ABERDEEN PROVING GROUND, MD, AUG 6 -- Scientists at the Army Research Laboratory, working with other Army researchers, have successful demonstrated
a new firing method that may change the way the military fires large caliber cannons.
The Laser Ignition System (LIS) uses a laser, as the name implies, and requires no primer or igniter materials to fire the weapon, according to Dr.
Brad Forch, chief of the Ignition and Combustion Branch of the Weapons and Materials Research Directorate. The system was developed in response to the
need for fully automated loading and firing cannon systems.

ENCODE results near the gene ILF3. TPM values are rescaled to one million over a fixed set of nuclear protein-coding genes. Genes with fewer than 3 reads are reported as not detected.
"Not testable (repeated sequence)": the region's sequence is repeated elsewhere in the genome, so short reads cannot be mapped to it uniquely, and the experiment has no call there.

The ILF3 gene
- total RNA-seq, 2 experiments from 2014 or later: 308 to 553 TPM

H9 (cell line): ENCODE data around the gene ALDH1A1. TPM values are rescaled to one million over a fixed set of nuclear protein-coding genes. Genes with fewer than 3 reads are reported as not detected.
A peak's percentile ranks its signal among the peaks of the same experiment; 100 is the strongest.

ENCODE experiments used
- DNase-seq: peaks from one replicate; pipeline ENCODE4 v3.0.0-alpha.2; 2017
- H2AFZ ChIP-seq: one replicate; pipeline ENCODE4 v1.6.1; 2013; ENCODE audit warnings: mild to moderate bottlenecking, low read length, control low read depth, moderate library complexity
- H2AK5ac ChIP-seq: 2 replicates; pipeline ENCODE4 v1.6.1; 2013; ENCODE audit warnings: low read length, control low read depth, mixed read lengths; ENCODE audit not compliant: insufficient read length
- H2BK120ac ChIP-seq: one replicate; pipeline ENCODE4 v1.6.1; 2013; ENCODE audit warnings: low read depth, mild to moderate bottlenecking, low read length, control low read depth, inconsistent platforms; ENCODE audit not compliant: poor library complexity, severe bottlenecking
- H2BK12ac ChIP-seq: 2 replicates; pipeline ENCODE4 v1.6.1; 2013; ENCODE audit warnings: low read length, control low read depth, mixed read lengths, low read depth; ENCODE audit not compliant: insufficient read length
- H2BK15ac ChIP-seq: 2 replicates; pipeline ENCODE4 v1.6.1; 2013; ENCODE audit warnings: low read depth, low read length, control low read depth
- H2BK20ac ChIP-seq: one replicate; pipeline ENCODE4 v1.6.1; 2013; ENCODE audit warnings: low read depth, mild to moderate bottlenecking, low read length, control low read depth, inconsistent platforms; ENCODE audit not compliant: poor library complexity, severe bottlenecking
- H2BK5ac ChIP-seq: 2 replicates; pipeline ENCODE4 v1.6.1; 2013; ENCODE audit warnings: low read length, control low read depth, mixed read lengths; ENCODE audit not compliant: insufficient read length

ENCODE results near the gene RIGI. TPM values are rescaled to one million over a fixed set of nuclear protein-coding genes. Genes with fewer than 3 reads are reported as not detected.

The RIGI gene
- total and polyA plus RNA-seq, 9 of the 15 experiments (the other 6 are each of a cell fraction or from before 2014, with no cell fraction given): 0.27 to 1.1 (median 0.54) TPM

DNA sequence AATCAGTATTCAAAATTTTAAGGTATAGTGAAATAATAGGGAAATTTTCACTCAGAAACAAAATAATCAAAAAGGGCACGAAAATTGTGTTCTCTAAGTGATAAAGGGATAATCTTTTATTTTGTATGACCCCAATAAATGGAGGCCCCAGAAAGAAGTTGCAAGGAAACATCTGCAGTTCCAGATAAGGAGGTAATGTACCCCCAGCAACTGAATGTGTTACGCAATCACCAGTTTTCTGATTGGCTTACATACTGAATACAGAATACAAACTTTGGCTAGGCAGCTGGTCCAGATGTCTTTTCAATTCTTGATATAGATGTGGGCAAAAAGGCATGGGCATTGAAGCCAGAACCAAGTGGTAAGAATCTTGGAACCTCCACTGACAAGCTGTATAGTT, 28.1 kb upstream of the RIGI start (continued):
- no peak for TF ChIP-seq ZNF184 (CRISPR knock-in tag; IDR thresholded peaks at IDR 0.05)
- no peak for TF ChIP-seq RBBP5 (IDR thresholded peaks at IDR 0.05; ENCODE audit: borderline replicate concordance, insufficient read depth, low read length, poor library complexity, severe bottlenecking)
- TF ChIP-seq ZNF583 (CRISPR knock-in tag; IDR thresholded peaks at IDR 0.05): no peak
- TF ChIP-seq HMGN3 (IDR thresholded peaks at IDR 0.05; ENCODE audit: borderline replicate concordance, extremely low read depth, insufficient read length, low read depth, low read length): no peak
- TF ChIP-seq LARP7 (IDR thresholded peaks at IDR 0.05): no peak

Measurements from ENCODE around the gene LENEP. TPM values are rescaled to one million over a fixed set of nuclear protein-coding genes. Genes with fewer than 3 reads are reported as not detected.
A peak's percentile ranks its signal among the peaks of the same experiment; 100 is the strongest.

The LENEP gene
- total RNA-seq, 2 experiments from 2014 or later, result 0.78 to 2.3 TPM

Currently, all large caliber Army cannons use a primer and igniter material to ignite the propellant charge. A soldier needs to load the projectile
into the cannon, insert a primer into the gun breech, then fire the gun while standing at the rear of the weapon by pulling a lanyard that initiates
the firing process through either impact or electrically. The LIS eliminates the need for the soldier to stand behind the weapon since the laser is
computer controlled and is therefore safer.
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